” ‘Know thyself’ is not just silly advice: it’s actively dangerous”, so reads the title of an essay from Aeon Magazine (Found here). The accusation is that you can not know yourself because you change over time, and therefore to know yourself is a mistaken notion. At most, you can only know who you were at one point in time. Therefore, concludes the author, trying to define who you are is a bad idea because you will be acting as the person you imagine you are, not the person you really are.
I believe that Bence Nanay makes a few mistakes in this article. The first is that they believe you make decisions based on who you think you are.
Let’s take an everyday example. You go to the local cafe and order an espresso. Why? Just a momentary whim? Trying something new? Maybe you know that the owner is Italian and she would judge you if you ordered a cappuccino after 11am? Or are you just an espresso kind of person? I suspect that the last of these options best reflects your choices. You do much of what you do because you think it meshes with the kind of person you think you are. You order eggs Benedict because you’re an eggs Benedict kind of person. It’s part of who you are.
I’m not sure this assertion needs a deep analysis to falsify it. Try and imagine yourself going into the coffee shop, observe your mental state when you decide your order. Why did you choose what you chose? I bet it wasn’t because you identified the drink you chose as being congruent with the person you believe you are. You chose it because you wanted the drink you ordered.
His confusion arises because of the fact that we do indeed identify ourselves to the world through our tastes. We are ‘black coffee kind of people’, we are ‘red wine kind of people’, we are ‘jazz and blues kind of people’. we define ourselves in terms of our likes to the outside world. We do this so as to establish connections with other people. We gather common ground between ourselves and other people so that we can establish grounds for discourse and make connections. Our personal choices aren’t governed by our self image, however. They are decided by our moods. One day we may fancy a black coffee, another day we may fancy a cappuccino.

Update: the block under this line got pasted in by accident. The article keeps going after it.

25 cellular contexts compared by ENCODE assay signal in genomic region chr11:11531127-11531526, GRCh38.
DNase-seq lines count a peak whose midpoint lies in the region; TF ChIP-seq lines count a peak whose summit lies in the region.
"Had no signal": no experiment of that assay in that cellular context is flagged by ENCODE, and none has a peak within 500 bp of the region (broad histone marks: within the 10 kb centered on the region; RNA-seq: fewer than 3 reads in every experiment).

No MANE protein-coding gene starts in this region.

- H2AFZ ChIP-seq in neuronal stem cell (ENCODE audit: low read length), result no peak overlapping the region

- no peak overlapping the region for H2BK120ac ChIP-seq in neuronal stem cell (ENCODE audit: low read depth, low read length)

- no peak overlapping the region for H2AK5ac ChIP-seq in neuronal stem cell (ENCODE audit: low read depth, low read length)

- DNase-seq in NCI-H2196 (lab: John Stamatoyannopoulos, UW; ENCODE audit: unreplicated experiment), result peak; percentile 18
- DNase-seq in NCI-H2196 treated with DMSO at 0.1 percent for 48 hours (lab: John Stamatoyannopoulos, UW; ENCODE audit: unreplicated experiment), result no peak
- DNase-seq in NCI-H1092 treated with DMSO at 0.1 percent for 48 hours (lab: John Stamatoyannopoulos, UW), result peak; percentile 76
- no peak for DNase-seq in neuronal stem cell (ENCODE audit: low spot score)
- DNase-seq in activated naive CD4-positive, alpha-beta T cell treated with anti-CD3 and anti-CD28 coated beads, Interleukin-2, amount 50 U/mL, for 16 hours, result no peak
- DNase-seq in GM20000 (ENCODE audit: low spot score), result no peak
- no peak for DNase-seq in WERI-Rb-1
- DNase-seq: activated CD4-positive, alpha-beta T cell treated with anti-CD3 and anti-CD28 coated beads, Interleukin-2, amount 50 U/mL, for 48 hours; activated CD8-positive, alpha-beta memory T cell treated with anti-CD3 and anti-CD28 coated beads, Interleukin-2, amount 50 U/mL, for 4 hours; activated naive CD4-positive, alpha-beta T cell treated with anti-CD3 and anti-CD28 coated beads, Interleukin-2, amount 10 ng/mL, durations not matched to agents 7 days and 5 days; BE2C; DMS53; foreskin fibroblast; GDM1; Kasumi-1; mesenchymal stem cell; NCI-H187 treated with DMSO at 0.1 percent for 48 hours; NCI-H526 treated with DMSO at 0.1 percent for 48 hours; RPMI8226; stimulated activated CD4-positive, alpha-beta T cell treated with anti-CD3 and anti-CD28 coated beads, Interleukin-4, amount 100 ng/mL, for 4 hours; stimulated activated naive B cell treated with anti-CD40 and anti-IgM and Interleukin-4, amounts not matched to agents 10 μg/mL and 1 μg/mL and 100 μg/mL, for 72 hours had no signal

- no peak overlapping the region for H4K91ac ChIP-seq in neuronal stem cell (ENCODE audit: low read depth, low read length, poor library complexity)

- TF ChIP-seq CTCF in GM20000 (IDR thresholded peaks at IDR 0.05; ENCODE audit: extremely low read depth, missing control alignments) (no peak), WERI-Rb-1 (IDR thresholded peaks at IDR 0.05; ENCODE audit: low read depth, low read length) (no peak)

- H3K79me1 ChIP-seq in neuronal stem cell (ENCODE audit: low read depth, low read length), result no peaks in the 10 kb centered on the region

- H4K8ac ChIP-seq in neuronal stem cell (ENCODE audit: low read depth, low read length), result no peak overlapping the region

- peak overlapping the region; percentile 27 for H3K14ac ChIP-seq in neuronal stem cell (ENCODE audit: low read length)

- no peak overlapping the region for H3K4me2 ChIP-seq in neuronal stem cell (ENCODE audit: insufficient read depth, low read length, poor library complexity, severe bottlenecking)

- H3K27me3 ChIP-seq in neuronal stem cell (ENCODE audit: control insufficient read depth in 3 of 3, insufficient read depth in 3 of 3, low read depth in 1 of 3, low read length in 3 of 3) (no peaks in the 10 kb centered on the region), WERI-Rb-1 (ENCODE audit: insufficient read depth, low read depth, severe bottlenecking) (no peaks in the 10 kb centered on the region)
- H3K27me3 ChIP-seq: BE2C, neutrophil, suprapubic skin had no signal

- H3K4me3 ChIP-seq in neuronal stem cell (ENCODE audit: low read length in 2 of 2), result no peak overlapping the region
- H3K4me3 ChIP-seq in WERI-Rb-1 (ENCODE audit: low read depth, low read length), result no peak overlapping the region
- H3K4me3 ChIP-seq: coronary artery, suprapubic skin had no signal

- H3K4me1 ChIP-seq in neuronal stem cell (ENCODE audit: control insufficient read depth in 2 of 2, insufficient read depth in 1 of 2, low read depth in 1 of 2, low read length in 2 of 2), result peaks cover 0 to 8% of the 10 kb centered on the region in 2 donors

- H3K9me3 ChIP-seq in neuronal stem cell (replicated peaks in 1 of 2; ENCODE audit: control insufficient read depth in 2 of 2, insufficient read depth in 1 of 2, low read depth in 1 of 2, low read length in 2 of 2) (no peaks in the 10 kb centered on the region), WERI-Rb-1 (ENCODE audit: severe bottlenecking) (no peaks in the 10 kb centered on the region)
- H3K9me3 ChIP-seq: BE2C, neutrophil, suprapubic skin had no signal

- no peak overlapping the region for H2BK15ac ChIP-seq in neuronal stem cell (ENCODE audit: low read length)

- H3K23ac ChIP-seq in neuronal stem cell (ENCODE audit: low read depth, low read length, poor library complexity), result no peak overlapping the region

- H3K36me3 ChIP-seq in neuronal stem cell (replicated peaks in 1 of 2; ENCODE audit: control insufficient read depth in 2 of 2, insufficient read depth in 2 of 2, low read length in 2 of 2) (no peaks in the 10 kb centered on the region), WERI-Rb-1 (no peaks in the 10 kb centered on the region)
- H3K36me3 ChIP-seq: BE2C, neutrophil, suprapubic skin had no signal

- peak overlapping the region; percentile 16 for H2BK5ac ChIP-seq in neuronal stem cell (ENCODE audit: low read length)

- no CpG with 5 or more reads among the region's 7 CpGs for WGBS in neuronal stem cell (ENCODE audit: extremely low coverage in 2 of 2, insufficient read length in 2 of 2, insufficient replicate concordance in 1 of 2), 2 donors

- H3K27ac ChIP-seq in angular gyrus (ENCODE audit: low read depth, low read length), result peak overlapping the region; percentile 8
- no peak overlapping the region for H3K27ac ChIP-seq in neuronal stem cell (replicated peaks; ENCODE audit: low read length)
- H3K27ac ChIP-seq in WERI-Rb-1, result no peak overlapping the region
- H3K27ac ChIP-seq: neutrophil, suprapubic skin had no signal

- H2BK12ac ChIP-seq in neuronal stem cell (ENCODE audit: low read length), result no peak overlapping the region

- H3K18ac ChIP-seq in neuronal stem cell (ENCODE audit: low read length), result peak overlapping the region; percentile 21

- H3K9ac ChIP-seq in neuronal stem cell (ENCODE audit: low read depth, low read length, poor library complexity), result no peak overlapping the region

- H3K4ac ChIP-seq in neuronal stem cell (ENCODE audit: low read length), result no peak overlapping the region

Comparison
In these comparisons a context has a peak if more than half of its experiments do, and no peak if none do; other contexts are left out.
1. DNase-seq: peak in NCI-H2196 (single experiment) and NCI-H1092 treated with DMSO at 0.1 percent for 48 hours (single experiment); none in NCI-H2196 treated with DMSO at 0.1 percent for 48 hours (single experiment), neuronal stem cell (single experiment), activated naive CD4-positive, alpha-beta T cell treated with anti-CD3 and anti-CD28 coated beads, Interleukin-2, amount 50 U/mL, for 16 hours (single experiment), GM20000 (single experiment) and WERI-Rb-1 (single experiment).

The key factor is that when we make a choice, we draw a conclusion based on a form of self identification. Nanay posits that this happens by identifying our choice against the sort of person which is prone to make this choice, I.E. our self image. I argue that when we make a choice, we do so by identifying the choice process against an identification of our moods and urges. To testify this, we often hear ourself say ‘I’m an espresso kind of person’. However, we also hear ourself say ‘I used to be an espresso kind of person, but I much prefer a milkier coffee now’. We do have an established idea of who we are, but we change that idea as we change ourself quite comfortably. Why? Because we don’t identify ourself as a finished unit, we identify with what we are at the moment we identify.
Nanay says that
The problem is this: if we change while our self-image remains the same, then there will be a deep abyss between who we are and who we think we are. And this leads to conflict.